Michael Matthews Bigger Leaner Stronger The Simple Science of Building the Ultimate Male Body.pdf

Im going to teach you rips methods of pushing pulling

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I’m going to teach you Rip’s methods of pushing, pulling, and squatting because they’ve withstood the tests of time and large numbers. They’re safe and effective, and they don’t require anything special in terms of physical prowess. I’m going to give you everything you need to perform the exercises properly and safely, but I definitely recommend that you read Starting Strength if you want to dive into the biomechanics of each movement. So, let’s start our discussion of the exercises you’ll be performing on the program with the most important lifts and learn exactly how to do them correctly. T HE S QUAT Many guys think leg training consists of loading up the leg press with every plate in the gym and using tourniquet-tight knee wraps and a weight belt cinched to its tightest notch, only to wiggle into the sled, grind out a few excruciating quarter reps, and celebrate with an ear-splitting yell and high-fives with his buddies. Good news: that’s not going to be you. You’re going to be the guy in the corner with the squat rack—you know, the loneliest place in the gym—quietly going about your business with deep, heavy squats. No wraps, no belts, no swagger—just a bar
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bending across your back, loaded with a “measly” few hundred pounds (yes, you’ll get there) and a puddle of sweat on the ground. Who’s going to be the winner in the end? Who’s going to consistently get bigger and stronger, and who’s the least likely to get hurt? You, of course. While many guys will do anything for leg training before putting the barbell on their backs, they’re missing out on what many of the top strength coaches in the world consider the absolute toughest and most rewarding exercise we can do. To nobody’s surprise, squatting strengthens every muscle in your legs, which doesn’t just increase the amount of weight you can lift—it also helps you run faster and jump higher, and it improves flexibility, mobility, and agility. 1 And as if those aren’t reasons enough to squat regularly, it’s also an incredibly effective core workout. 2 Laziness aside, why do so many people avoid squatting? Well, more often than not, they’ve fallen victim to the myths that the squat is bad for your back and knees —a lie that has been perpetuated for about five decades now. It all started with work done in the 1960s, when research concluded that a deep squat stretched the knee ligaments too far, increasing the risk of injury. These findings spread like wildfire through the fitness world, and some U.S. military services even cut squatting movements out of their training programs. It was noted at the time that the studies had serious flaws, including the choice of subjects and researcher bias, but that wasn’t enough to stop the uprising against the squat. For instance, one of the studies was done with parachute jumpers, whose knees had been repeatedly pounded with violent impacts and twisted all over the place in parachute lines.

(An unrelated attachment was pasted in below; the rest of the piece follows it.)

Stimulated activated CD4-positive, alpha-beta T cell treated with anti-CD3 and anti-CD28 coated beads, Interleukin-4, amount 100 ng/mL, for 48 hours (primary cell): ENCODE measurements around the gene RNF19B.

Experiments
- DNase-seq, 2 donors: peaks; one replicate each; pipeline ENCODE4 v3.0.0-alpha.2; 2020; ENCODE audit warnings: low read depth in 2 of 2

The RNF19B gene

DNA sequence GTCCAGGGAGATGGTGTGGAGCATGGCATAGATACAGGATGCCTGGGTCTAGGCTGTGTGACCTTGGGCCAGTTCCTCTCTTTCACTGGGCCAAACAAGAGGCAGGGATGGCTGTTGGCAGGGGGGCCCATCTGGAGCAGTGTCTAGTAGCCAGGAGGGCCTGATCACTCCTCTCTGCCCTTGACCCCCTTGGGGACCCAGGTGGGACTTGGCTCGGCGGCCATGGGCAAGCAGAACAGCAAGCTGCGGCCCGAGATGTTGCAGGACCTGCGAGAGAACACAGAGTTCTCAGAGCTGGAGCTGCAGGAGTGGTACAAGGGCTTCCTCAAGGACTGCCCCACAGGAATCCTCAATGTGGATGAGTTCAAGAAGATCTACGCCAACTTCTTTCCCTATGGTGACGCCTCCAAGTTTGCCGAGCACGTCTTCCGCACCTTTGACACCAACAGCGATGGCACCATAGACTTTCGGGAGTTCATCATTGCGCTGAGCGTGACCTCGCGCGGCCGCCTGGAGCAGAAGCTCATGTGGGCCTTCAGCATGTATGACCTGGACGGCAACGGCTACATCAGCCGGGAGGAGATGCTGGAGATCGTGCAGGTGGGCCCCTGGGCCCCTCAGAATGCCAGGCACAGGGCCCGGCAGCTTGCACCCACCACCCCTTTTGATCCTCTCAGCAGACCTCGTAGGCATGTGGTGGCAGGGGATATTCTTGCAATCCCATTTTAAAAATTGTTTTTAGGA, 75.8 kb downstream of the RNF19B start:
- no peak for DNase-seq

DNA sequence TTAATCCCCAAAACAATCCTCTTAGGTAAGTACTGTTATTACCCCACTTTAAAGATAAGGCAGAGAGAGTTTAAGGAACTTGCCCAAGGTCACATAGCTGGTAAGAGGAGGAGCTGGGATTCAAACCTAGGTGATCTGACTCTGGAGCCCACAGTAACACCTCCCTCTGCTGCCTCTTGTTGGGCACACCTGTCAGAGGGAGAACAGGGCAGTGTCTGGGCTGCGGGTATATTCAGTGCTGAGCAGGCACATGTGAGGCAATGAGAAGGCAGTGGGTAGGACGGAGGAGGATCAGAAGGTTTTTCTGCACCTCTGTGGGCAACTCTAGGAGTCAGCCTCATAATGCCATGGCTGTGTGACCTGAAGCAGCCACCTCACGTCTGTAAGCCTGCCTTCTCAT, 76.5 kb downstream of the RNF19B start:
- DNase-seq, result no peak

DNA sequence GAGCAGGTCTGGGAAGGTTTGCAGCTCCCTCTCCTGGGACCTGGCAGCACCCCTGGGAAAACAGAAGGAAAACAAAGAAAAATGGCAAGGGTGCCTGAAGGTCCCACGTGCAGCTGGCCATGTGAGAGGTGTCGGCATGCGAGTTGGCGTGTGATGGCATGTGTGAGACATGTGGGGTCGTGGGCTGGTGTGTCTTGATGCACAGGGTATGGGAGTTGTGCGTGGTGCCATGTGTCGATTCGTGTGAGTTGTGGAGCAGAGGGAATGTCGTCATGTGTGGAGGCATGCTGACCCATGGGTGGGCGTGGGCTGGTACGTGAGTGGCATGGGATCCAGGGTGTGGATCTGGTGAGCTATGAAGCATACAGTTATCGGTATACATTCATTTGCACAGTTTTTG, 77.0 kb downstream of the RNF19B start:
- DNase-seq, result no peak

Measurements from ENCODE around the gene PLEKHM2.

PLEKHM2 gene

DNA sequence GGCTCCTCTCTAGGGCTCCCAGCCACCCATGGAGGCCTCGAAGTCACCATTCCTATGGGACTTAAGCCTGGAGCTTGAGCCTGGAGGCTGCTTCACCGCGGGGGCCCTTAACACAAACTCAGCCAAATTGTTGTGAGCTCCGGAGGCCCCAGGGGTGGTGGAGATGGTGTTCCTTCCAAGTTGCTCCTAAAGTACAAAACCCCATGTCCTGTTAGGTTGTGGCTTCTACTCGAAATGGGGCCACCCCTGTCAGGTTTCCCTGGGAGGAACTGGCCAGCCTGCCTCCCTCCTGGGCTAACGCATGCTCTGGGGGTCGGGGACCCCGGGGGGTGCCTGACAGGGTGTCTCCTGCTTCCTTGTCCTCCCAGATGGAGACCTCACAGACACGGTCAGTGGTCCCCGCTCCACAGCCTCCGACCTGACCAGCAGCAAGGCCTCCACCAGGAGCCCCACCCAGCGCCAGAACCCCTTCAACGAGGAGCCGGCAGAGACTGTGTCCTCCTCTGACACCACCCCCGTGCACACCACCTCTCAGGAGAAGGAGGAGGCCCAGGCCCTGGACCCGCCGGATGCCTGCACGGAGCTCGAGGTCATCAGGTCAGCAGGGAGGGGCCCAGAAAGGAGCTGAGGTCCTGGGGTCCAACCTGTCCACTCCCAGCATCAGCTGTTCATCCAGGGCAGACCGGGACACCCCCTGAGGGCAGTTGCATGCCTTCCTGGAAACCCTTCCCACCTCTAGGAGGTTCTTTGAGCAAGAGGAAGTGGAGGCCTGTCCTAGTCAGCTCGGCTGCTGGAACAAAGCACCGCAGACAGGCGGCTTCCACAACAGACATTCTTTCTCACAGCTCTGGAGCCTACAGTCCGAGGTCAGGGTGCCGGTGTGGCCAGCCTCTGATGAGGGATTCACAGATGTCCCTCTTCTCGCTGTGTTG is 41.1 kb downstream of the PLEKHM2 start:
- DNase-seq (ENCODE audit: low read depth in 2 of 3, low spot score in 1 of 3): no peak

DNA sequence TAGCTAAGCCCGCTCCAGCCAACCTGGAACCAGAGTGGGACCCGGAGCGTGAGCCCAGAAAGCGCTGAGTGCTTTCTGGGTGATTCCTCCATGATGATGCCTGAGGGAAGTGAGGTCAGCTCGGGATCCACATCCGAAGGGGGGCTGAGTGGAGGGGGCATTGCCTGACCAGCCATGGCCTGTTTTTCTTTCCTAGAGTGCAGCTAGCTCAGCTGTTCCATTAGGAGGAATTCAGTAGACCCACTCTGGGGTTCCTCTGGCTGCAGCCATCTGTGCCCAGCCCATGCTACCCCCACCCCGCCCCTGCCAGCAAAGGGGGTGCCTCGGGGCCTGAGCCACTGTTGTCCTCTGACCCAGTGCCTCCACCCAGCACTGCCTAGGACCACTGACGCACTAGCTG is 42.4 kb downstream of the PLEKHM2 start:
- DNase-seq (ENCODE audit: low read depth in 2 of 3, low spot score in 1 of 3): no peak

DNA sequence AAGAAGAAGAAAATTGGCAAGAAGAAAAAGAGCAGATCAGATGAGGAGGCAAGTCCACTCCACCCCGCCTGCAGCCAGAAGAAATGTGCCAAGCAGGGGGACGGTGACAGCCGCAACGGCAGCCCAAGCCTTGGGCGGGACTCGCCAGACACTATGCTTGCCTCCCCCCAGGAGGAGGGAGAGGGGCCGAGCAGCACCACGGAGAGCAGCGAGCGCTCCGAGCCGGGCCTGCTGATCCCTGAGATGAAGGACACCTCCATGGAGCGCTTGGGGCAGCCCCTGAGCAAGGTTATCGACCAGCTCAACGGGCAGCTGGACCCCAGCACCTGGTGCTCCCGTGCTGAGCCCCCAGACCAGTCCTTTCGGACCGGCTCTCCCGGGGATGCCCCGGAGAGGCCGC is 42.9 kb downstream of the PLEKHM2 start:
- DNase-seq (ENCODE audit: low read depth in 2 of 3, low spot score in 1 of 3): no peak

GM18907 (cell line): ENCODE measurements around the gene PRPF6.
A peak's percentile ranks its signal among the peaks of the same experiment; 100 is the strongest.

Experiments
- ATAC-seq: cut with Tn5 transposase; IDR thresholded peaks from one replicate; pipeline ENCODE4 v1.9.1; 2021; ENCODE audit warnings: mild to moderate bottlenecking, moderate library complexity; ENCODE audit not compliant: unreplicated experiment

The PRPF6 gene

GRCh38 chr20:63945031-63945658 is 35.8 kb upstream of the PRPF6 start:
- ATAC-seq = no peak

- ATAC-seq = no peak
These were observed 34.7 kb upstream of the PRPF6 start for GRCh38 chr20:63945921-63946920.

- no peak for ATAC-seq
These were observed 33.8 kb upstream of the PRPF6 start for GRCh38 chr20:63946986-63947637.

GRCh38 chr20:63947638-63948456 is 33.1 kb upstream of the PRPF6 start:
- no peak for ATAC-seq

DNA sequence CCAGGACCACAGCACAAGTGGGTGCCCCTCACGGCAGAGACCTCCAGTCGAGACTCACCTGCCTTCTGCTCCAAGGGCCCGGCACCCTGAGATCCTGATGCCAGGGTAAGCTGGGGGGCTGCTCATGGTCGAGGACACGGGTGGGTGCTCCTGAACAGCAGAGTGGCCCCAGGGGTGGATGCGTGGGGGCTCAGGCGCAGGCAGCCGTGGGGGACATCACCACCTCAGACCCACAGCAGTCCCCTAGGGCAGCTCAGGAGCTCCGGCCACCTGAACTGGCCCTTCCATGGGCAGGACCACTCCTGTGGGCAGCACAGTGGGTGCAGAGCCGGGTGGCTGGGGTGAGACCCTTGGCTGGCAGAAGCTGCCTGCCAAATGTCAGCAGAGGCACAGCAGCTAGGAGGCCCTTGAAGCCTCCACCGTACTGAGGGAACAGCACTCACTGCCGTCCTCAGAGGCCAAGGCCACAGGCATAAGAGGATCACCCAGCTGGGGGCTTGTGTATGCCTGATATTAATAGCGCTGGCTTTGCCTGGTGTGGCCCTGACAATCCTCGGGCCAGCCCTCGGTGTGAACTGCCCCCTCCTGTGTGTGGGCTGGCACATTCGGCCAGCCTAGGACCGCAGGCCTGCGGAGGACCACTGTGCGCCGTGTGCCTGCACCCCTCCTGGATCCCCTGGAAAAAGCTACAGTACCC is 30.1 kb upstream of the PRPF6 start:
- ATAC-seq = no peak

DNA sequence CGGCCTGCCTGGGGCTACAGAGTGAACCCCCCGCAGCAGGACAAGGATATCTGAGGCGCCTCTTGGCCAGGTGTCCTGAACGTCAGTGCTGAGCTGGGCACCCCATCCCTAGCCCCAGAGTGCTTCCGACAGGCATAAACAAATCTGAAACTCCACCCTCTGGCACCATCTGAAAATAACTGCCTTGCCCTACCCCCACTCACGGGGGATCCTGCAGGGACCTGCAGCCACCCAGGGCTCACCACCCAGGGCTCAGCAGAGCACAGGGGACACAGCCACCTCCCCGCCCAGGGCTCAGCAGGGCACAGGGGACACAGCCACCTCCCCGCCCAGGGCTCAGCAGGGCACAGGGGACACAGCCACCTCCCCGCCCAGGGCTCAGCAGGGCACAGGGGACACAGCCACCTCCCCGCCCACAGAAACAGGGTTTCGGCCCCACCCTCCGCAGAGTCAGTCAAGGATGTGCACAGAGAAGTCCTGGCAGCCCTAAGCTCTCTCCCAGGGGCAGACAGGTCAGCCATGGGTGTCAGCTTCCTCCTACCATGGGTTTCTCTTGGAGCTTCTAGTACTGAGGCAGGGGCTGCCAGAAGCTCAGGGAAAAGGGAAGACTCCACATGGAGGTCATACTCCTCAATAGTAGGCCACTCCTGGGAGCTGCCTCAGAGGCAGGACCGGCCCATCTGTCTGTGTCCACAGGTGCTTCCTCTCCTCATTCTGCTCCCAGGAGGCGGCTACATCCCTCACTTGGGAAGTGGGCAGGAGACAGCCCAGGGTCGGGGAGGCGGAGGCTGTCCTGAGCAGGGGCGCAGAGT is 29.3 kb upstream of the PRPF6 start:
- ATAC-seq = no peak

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  • Winter '17
  • Santos O'Neill Garcia
  • History

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